Travel: Wednesday, November 11, 1998

View With A Room -- In Treehouse Lodging, Guests Get Close To Forest

Don Duncan
Special To The Seattle Times

ASHFORD, Pierce County - When Himalayan expeditions, African safaris and trying to break the bank at Monte Carlo become boring, you may be a candidate for a tranquil night or two in the Cedar Creek Treehouse on the edge of Gifford Pinchot National Forest.

Bill Compher, a professional musician with a love of high places, has crafted a treehouse at the 50-foot-level of a massive, century-old western red cedar that stirs memories of childhood attempts to build a hideaway out of scrap lumber in a backyard apple tree.

Of course, Cedar Creek Treehouse - featured in a recent issue of Fine Homebuilding Magazine - is unlike anything we imagined.

It is 16 feet by 16 feet, has a living room, kitchen, bathroom and an attached sunroom / viewing room. The latter sleeps one person. A second-story loft accommodates four more.

The massive cedar is always a presence, growing through the floor and out the roof.

Food is kept cool in an icebox and cooked on a butane stove. Solar panels power 12-volt electric lights. Compher hauls water up daily on his back.

The treehouse offers a 360-degree view of evergreens reaching toward the sky and, from the loft skylight, views of Osborne Mountain, the Sawtooth Ridge and a bit of the icy summit of Mount Rainier.

"The Japanese believe you should have to work for a great view," says Compher. "I feel that way too."

In addition to the treehouse, Bill and his wife, Leslie Rousos, also a professional musician and singer, built a two-story, cedar-lined studio near Ashford, so they could record the folk music they perform at festivals throughout the Northwest.

But the occasional truck or lone airplane created too much noise at the wrong time, so they decided to turn the studio into an overnight retreat for mountain visitors.

Cedar Loft Guesthouse has all the amenities of home.

The treehouse and the Comphers' family residence is about seven miles southeast of Ashford, while Cedar Loft is on another four-acre property, just two miles from town.

The couple bought five acres of heavily timbered land near Mount Rainer 20 years ago and built a rustic family home. Soon after moving into the house, Compher, a native Tennessean, took stock of his forest. He noted the most impressive was the cedar that now holds Cedar Creek Treehouse.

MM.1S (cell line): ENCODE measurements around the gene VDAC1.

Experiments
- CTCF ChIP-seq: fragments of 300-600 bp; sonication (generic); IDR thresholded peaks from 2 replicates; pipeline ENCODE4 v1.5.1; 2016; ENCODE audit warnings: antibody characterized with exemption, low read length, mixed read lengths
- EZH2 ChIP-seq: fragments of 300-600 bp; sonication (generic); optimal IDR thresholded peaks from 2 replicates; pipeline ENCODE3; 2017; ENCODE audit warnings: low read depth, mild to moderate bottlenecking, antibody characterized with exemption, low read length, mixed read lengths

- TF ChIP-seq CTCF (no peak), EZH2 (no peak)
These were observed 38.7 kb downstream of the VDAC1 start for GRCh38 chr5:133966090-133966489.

Compher - a fearless climber - scampered to the top. The view was breathtaking. He vowed to build a "little" treehouse retreat.

Compher made a crude ladder to the 50-foot level. He cut limbs to open up the view. Using a rope and pulley, he hauled up tools, nails and lumber to build the main platform, which is bolted to the tree and stabilized by guy wires.

Then he added walls, windows, a roof, a front door and furnishings. Still more hardware secures the top of the treehouse to the tree.

In time, Compher's creation became a magnet for helicopter pilots training at Fort Lewis. For many months, the family's solitude was shattered by choppers hovering over their retreat.

They protested to the Army and to their congressman. The Seattle Times added its voice. But the flights continued.

Then Compher called his congressman, demanded a face-to-face meeting on his property and added that he planned to invite every newspaper and radio and TV station in the area to send a reporter. The flights ceased next day.

After Compher's mother-in-law froze on the ladder one day about 30 feet up, it became obvious that most people might never make it up by climbing wobbly boards.

The solution is a massive framework of recycled bridge timbers tied together with foot-long bolts and heavy metal supports. It rests on six 1,000-pound hand-poured piers.

The stairway rises in 10-foot increments. At the top is a glassed-in observation deck, a hammock and a catwalk to the treehouse door.

It took Compher a year to finish the stairwell. But now, even those who - like this writer - are uncomfortable in high places feel secure going up and down.

Asked what he'd do if the old cedar tree died in his lifetime, Compher said he might string catwalks from the 50-foot-high stairway tower to other 100-feet-tall evergreens on his property "and build a whole village of treehouses, 50 to 60 feet off the ground."

Compher is eyeing the property's tallest Douglas fir, which rises above the family homeas a potential crow's nest.

"Imagine sitting up there at the end of the day, enjoying the view and listening to the wind sighing in the trees," he says. Don Duncan, a retired Seattle Times reporter, lives in Kirkland.

Copyright (c) 1998 Seattle Times Company